Travis' flat in Santa Destroy provides your base of operations for the game, and it contains everything you could want: a fridge with food to restore your health (with a teasingly unplayable Nintendo 64 next to it), a wardrobe to keep all the clothes you buy and find as you explore, a video player to watch either J-pop videos from Heavenly Star or Mexican wrestling (which will teach you handy melee combat moves), a drawer under your bed where you keep your weapons (and pornography), and even a cat to play with.
On leaving your flat, you are again presented with the same scantily clad French woman, who explains that you need to come up with a sizable entry fee to take on the next boss. She then kicks you in the head and out of her limo as you attempt to place your hand on her thigh after she suggests that you stop complaining about the entry fee and go earn some cash.
Cash is earned through a series of minigames and assassinations. We did one of each, collecting coconuts for a beach vendor by executing melee combos on trees, and taking out the leader of an evil pizza-delivery firm. These missions take place all over Santa Destroy, but luckily you're not limited to moving around on foot--you have a souped-up fat-wheeled bike to zip around town on. The bike is controlled through a Nunchuk-Wii Remote combination. The A button speeds you up, the trigger applies the brakes, and the Z button engages a speed boost, and you can do a wheelie by flicking the Wii Remote up. One nice touch is that if you get too far away from your bike on foot (or if you lose it), you can press the 1 button to have the bike delivered. The game will also reportedly feature races on the bike, but we didn't get a chance to try them this time around.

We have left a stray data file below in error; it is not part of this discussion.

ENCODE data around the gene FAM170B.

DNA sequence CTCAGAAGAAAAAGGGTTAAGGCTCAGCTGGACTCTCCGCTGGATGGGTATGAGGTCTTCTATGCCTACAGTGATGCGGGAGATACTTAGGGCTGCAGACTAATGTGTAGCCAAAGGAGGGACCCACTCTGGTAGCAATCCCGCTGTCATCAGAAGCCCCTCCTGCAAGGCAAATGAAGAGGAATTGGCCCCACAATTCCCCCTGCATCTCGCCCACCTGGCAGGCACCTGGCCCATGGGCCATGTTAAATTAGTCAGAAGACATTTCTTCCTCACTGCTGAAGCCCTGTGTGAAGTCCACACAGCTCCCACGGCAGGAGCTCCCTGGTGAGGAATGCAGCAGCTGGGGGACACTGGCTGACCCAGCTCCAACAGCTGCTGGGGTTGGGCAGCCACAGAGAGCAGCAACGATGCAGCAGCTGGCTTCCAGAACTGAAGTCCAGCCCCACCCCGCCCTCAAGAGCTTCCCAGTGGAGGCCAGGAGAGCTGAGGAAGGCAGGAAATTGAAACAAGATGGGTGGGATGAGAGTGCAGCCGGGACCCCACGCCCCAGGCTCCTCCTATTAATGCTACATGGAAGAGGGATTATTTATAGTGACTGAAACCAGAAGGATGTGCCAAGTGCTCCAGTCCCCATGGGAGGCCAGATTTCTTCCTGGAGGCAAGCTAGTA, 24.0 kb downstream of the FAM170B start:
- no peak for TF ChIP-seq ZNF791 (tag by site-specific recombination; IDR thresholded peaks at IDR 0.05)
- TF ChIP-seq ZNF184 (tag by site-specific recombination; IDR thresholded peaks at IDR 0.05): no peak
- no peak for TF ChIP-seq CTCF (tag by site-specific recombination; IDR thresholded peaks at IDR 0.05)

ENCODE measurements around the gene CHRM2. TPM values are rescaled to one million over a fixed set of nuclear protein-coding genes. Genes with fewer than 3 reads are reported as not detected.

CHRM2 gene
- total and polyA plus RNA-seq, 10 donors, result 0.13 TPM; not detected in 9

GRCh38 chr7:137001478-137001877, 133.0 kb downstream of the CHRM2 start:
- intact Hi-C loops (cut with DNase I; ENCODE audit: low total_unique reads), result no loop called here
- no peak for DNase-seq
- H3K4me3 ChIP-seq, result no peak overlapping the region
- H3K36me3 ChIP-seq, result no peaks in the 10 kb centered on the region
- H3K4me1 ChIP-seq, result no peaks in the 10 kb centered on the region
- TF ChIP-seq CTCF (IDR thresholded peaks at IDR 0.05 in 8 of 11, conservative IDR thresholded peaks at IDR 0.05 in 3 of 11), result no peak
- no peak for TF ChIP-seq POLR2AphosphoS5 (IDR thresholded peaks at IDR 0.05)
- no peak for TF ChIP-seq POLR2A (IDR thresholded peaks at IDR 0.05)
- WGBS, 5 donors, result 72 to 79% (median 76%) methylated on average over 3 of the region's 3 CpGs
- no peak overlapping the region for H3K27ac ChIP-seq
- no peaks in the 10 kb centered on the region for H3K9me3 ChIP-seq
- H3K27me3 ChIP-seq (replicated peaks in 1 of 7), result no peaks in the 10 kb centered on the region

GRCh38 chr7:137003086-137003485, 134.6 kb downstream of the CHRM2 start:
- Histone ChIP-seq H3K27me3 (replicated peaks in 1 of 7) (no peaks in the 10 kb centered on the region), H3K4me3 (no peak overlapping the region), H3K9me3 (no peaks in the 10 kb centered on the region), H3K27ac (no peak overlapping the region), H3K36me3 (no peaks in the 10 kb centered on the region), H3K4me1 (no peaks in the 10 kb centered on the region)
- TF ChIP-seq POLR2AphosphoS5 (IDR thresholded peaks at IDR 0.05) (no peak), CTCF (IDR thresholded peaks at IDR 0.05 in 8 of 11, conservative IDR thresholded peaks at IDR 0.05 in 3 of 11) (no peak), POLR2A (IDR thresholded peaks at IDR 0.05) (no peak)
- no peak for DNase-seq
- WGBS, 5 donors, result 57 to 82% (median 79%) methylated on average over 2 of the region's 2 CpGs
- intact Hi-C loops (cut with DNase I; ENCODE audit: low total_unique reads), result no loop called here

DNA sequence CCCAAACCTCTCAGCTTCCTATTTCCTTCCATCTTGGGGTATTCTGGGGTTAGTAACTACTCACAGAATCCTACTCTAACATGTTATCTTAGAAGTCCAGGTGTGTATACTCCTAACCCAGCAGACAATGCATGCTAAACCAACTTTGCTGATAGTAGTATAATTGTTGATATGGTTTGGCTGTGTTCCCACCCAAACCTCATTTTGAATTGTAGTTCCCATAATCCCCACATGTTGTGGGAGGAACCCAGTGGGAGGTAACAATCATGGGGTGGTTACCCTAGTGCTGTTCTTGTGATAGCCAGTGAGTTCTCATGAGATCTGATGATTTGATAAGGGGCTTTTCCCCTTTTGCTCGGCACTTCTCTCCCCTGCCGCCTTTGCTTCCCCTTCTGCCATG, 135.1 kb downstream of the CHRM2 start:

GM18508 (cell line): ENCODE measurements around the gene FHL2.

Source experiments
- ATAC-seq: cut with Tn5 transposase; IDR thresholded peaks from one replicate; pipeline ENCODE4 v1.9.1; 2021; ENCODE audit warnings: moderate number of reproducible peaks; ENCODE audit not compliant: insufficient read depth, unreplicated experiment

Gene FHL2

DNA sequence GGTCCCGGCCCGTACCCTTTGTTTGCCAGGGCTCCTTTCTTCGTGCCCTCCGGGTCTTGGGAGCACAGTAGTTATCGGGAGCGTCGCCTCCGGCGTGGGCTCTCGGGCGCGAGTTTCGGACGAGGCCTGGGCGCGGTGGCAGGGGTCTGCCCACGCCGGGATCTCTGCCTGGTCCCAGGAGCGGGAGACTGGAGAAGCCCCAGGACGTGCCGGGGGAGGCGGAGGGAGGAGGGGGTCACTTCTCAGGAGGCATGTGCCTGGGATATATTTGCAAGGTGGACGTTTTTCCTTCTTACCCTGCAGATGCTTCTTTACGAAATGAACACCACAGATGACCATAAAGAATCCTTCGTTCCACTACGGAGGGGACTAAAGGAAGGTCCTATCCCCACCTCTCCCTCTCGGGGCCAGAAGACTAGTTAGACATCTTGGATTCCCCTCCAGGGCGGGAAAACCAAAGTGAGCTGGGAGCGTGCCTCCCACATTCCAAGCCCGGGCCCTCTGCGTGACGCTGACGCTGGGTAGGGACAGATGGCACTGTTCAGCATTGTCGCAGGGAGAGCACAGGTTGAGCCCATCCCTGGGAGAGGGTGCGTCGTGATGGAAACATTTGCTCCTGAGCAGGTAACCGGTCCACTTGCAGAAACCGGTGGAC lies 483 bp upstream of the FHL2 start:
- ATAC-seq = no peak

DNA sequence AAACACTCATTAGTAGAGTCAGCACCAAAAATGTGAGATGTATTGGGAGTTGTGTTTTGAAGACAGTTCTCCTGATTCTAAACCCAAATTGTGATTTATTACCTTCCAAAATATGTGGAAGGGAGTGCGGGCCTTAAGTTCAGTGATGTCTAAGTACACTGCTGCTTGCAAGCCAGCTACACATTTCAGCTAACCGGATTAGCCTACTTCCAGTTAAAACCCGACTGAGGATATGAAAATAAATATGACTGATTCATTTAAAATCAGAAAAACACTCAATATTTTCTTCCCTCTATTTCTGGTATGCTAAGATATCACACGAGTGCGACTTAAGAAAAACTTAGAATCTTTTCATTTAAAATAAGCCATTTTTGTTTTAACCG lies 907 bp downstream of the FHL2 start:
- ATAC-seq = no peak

On top of all this, when wandering around Santa Destroy you can dive into dumpsters to reclaim T-shirts. If you combine the shirts with your original wardrobe and the small selection available in Santa Destroy's alt-clothing emporium, Area 51, you'll end up with more than 100 shirts in your wardrobe. You can also change Travis' shades, jacket, jeans, and belt to get him looking just the way you want. Clothes are also not the only thing to spend money on. You can improve your melee combat at the gym, for a price, and there is a weapon shop where you can obtain new beam katanas and upgrades for old ones. No More Heroes, with its distinctive look, dark humour, and simple but challenging, satisfying visceral gameplay, is shaping up into a game that fans of Suda 51 and Wii owners in general should look forward to next year.